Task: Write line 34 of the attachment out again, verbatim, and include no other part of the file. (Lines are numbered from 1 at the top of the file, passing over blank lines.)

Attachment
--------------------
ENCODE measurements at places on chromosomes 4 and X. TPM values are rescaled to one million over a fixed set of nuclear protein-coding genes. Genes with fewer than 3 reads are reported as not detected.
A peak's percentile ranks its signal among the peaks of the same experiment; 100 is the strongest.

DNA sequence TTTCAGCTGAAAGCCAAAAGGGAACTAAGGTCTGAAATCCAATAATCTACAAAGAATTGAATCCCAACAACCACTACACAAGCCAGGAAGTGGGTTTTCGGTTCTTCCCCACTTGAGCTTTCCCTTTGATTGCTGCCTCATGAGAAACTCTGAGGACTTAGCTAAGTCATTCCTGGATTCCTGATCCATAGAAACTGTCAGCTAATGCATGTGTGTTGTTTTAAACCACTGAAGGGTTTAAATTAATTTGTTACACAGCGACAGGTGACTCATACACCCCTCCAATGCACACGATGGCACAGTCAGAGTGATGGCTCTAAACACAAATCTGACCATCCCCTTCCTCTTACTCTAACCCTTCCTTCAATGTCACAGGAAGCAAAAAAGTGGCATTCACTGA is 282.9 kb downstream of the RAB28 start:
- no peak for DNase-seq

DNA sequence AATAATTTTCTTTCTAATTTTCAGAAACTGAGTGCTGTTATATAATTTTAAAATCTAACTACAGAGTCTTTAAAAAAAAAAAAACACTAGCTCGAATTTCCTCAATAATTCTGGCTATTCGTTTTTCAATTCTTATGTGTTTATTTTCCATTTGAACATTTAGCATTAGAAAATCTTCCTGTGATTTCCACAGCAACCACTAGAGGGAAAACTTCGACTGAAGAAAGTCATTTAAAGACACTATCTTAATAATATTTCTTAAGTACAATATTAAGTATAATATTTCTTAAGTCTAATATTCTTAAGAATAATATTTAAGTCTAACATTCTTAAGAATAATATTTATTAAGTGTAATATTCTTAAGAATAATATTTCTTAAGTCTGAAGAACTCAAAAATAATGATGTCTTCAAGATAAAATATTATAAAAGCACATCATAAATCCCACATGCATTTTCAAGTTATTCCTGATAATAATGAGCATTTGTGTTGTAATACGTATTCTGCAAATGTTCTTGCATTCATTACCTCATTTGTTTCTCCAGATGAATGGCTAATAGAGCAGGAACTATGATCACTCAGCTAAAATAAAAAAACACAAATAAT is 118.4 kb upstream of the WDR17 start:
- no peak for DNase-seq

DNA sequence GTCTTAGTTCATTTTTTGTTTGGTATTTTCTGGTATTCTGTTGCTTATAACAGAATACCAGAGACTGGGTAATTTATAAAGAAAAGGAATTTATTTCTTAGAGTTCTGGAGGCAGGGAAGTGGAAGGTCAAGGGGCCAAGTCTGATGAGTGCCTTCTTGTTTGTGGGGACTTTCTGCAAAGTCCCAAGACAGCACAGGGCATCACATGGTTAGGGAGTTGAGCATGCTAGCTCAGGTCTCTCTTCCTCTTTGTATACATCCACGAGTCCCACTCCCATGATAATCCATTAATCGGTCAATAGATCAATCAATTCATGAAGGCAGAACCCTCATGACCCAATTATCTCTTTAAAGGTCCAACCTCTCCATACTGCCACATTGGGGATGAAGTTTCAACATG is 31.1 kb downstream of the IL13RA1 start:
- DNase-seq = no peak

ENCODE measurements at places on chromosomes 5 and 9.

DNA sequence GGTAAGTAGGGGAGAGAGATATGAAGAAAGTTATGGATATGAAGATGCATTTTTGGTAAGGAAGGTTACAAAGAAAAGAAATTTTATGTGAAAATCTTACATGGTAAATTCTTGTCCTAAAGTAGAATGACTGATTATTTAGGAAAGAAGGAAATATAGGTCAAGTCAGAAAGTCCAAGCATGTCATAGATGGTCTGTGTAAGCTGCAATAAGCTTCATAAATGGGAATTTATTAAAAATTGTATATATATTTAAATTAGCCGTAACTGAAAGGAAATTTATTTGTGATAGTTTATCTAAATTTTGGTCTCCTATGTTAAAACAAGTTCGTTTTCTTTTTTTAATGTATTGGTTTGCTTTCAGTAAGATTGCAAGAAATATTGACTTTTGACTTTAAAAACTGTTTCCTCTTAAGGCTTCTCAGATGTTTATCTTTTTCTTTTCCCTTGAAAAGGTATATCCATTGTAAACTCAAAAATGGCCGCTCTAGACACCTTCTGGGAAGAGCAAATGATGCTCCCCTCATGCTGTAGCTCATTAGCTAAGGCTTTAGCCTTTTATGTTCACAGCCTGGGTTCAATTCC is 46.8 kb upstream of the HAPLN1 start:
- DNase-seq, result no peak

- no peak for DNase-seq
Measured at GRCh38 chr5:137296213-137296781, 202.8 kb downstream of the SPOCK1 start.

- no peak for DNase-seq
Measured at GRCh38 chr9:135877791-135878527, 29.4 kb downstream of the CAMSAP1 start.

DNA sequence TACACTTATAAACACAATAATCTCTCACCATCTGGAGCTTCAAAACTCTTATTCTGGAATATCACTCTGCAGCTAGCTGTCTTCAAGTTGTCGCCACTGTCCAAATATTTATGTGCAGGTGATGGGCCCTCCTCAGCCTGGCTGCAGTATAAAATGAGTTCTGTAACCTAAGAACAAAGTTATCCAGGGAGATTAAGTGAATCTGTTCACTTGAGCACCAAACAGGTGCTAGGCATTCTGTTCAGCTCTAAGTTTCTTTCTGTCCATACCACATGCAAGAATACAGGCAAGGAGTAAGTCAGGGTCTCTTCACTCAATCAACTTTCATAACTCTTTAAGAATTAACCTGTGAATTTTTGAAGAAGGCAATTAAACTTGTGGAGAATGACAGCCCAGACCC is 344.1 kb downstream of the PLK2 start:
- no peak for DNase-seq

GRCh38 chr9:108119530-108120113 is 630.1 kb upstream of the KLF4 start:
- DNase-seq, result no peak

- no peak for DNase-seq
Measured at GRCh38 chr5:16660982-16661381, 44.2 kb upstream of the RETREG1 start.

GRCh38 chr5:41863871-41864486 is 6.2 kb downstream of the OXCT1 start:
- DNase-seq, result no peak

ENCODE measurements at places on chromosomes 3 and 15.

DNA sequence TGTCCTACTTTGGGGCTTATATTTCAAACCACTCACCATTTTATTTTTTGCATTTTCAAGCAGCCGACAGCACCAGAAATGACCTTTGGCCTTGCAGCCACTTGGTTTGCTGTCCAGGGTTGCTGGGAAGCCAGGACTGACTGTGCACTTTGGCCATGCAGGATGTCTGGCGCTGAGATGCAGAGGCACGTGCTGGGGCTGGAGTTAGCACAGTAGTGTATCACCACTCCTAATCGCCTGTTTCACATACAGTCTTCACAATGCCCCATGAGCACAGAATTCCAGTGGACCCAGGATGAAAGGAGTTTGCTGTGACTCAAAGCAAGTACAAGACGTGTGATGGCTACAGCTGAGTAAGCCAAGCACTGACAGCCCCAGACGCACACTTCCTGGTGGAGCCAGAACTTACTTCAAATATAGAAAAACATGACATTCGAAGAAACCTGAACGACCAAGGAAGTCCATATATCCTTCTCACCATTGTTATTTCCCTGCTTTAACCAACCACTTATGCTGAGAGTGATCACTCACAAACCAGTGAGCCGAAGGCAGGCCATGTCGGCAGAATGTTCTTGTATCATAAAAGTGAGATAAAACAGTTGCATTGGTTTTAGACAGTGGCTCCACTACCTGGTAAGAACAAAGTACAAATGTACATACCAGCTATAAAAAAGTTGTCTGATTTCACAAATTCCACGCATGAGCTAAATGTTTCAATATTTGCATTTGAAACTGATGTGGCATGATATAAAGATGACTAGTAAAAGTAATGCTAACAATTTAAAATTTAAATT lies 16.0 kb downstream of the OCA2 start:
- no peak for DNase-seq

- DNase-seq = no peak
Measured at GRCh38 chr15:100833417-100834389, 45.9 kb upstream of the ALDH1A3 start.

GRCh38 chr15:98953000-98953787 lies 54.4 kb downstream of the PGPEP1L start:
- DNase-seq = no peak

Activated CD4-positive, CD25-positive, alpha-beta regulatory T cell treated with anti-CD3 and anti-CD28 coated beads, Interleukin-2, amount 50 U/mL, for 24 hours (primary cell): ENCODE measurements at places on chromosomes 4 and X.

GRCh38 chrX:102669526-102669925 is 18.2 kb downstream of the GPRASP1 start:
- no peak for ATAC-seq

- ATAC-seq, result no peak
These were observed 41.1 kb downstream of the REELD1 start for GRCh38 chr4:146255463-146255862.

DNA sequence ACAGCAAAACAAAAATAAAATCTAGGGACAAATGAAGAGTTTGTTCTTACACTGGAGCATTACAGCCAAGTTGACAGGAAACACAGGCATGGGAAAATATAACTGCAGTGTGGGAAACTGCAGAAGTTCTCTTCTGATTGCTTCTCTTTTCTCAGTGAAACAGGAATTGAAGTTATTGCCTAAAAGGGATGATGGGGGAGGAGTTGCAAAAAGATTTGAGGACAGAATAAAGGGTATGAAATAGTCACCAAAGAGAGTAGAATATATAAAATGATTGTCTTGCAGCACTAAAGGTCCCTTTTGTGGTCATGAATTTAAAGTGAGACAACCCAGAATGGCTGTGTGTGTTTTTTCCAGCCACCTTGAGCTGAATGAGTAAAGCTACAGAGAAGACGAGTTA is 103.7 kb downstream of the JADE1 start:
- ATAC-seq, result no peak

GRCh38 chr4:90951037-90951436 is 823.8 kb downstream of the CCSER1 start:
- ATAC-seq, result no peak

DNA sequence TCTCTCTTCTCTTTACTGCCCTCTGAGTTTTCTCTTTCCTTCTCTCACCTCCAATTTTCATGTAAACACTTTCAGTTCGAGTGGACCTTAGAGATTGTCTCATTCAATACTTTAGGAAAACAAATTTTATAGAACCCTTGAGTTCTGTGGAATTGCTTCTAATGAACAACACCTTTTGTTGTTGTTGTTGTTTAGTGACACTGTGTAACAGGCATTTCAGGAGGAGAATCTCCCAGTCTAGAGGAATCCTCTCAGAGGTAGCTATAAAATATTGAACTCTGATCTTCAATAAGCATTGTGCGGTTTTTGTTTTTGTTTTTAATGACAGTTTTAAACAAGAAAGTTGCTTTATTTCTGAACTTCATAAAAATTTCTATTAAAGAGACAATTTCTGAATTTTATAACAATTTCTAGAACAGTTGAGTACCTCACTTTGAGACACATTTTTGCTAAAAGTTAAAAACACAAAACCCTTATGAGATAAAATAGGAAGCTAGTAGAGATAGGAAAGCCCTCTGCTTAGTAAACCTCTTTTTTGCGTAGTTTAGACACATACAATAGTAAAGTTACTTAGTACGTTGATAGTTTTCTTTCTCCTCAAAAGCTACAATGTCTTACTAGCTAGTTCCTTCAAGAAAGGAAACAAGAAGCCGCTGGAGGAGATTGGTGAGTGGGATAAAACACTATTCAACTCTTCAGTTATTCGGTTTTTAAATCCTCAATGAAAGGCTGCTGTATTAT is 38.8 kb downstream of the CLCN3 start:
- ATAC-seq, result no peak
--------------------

- ATAC-seq, result no peak